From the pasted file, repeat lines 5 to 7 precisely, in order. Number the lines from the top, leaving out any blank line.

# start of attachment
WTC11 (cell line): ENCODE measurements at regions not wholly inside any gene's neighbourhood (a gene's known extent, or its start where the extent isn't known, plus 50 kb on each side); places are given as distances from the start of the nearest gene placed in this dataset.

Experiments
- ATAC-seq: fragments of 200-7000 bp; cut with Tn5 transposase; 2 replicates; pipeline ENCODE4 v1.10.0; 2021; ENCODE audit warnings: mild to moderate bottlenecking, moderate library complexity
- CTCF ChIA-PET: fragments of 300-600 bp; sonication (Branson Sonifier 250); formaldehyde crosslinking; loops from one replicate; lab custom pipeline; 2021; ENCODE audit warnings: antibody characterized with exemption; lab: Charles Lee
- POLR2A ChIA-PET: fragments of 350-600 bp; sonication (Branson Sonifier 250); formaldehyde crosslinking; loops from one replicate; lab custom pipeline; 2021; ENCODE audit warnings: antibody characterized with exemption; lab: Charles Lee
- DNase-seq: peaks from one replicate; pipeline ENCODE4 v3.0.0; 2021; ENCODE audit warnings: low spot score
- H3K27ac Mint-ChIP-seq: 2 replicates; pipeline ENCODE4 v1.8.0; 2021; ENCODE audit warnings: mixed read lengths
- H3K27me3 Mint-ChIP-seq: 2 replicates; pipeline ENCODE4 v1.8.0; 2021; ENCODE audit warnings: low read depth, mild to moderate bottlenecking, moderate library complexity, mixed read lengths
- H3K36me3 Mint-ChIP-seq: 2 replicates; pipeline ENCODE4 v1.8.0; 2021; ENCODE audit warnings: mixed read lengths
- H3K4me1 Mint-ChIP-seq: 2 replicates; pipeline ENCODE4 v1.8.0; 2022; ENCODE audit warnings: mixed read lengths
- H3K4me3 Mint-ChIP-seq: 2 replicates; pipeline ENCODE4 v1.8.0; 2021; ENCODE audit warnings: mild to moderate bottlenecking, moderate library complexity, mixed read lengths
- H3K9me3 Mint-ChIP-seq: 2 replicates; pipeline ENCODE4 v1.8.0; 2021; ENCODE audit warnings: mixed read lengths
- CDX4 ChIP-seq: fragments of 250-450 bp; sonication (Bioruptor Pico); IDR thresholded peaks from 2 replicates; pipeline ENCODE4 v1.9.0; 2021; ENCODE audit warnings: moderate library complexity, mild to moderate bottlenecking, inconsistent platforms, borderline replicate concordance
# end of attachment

- POLR2A ChIA-PET: fragments of 350-600 bp; sonication (Branson Sonifier 250); formaldehyde crosslinking; loops from one replicate; lab custom pipeline; 2021; ENCODE audit warnings: antibody characterized with exemption; lab: Charles Lee
- DNase-seq: peaks from one replicate; pipeline ENCODE4 v3.0.0; 2021; ENCODE audit warnings: low spot score
- H3K27ac Mint-ChIP-seq: 2 replicates; pipeline ENCODE4 v1.8.0; 2021; ENCODE audit warnings: mixed read lengths